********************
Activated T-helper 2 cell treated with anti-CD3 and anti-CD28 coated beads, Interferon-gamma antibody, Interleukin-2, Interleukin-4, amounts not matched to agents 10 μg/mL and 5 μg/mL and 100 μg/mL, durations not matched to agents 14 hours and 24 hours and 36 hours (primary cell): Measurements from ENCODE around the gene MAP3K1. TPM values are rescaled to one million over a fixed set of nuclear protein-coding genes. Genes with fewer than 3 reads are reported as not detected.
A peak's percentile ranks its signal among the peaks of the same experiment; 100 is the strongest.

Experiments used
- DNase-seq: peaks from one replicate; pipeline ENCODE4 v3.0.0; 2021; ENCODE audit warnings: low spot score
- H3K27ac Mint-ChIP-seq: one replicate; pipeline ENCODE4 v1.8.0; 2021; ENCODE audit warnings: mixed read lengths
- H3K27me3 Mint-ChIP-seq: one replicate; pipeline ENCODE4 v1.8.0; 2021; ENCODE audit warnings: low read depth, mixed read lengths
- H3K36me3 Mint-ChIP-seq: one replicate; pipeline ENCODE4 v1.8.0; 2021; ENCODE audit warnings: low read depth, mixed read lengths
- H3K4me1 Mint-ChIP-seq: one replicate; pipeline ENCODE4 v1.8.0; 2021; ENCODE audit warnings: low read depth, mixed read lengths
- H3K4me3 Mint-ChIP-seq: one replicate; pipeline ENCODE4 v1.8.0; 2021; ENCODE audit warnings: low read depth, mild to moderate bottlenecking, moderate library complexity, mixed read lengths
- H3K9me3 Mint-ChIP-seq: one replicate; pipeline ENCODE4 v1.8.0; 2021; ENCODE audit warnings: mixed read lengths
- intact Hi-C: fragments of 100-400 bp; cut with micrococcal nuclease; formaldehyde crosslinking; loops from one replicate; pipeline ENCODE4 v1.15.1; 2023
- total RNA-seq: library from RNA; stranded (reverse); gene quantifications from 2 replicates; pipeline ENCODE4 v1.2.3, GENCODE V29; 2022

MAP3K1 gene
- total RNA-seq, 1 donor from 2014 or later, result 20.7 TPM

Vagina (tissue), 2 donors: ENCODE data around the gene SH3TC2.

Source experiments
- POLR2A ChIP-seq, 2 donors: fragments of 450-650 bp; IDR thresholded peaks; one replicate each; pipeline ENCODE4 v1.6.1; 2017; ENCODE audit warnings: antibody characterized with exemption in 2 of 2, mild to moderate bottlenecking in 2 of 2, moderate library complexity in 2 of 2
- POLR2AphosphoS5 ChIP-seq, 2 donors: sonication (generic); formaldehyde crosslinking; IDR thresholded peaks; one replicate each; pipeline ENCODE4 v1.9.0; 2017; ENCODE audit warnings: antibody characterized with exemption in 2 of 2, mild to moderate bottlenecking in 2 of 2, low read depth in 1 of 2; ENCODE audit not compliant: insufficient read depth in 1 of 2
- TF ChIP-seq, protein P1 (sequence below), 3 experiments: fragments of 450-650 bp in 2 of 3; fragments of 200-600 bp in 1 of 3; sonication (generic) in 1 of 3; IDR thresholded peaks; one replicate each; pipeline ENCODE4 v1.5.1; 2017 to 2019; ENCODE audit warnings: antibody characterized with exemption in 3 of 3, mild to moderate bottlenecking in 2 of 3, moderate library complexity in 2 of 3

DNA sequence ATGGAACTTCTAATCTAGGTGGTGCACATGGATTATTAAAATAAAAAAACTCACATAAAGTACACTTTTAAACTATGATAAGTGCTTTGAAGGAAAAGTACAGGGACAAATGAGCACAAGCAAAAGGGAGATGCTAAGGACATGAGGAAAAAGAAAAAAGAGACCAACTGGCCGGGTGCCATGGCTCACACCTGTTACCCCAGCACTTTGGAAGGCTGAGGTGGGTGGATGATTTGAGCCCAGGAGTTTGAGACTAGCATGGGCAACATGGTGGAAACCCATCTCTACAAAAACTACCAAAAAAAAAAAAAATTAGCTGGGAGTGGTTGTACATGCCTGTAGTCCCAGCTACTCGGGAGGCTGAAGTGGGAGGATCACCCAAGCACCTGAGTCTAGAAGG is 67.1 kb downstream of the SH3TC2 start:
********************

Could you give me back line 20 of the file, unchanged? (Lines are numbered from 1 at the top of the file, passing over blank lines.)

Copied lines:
DNA sequence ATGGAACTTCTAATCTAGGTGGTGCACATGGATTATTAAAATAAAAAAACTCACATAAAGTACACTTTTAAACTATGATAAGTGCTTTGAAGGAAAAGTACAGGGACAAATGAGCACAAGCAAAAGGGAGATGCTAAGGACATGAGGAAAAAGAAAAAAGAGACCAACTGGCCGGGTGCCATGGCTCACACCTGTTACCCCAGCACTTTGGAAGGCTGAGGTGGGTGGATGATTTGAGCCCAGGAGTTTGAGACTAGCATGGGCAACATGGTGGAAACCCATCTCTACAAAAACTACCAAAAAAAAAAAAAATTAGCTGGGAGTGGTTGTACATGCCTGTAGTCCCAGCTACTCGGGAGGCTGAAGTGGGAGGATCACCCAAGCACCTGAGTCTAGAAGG is 67.1 kb downstream of the SH3TC2 start: